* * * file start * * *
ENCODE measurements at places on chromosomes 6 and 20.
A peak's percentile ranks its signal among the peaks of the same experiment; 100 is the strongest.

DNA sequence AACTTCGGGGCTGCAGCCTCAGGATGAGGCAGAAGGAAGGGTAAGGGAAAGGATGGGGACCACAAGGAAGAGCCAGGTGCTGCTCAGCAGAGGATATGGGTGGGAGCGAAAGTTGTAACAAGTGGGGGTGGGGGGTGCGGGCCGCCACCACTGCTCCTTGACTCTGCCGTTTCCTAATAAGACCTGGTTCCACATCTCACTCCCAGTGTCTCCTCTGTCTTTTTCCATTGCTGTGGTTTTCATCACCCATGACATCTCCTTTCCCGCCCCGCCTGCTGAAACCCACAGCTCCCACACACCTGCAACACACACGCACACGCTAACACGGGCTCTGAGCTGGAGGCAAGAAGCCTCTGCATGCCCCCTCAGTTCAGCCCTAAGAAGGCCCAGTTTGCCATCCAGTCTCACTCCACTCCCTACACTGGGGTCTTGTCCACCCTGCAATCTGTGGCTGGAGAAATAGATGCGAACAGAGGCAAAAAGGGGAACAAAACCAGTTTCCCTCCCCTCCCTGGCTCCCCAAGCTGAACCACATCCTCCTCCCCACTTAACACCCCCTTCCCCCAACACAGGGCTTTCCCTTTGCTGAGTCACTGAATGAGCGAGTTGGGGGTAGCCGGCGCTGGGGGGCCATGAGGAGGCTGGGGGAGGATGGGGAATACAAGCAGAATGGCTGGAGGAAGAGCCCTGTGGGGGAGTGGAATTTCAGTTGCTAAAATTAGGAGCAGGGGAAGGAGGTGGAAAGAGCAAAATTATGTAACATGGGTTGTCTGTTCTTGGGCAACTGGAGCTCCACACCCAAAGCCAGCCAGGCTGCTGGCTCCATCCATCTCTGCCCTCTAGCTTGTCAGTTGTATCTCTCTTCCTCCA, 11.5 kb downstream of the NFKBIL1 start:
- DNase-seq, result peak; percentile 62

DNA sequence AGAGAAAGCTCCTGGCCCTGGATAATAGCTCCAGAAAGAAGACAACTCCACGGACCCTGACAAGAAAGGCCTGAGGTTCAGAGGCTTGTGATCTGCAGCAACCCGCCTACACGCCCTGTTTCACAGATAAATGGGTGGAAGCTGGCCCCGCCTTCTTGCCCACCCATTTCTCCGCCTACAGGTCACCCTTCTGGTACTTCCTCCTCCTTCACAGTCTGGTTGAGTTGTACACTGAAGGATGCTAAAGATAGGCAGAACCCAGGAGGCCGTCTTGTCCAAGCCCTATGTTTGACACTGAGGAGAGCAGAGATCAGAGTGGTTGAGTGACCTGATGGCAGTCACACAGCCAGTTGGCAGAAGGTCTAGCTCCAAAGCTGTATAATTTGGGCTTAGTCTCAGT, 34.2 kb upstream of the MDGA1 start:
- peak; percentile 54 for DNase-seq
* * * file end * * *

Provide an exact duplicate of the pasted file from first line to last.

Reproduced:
ENCODE measurements at places on chromosomes 6 and 20.
A peak's percentile ranks its signal among the peaks of the same experiment; 100 is the strongest.

DNA sequence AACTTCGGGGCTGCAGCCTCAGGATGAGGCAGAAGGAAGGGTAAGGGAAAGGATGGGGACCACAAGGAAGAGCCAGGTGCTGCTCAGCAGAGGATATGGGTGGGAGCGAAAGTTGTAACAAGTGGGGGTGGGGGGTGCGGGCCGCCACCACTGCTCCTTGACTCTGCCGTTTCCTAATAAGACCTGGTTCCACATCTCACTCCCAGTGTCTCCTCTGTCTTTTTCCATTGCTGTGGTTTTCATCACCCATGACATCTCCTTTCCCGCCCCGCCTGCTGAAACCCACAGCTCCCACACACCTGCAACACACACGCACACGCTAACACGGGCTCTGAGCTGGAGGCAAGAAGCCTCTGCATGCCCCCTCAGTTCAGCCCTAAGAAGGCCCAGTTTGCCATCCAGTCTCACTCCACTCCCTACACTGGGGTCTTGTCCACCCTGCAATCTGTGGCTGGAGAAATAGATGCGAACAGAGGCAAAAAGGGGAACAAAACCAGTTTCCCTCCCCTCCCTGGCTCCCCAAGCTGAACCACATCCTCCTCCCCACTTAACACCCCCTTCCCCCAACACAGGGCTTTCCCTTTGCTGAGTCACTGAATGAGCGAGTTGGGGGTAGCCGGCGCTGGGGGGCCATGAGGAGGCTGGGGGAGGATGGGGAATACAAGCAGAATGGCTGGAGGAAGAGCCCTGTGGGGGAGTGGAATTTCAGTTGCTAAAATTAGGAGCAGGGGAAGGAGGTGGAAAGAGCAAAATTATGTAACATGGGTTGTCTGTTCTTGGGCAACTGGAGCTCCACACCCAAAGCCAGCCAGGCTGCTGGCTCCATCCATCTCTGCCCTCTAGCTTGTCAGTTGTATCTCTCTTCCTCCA, 11.5 kb downstream of the NFKBIL1 start:
- DNase-seq, result peak; percentile 62

DNA sequence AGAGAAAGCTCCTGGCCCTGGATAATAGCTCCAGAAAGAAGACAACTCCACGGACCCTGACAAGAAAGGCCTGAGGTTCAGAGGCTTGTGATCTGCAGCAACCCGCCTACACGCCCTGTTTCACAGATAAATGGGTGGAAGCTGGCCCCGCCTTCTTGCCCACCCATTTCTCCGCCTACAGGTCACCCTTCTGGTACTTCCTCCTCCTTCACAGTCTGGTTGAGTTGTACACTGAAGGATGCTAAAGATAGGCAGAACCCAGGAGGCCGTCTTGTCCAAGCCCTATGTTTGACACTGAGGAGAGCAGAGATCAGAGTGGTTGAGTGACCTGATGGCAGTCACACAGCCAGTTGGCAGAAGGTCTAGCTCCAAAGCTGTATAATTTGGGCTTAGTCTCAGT, 34.2 kb upstream of the MDGA1 start:
- peak; percentile 54 for DNase-seq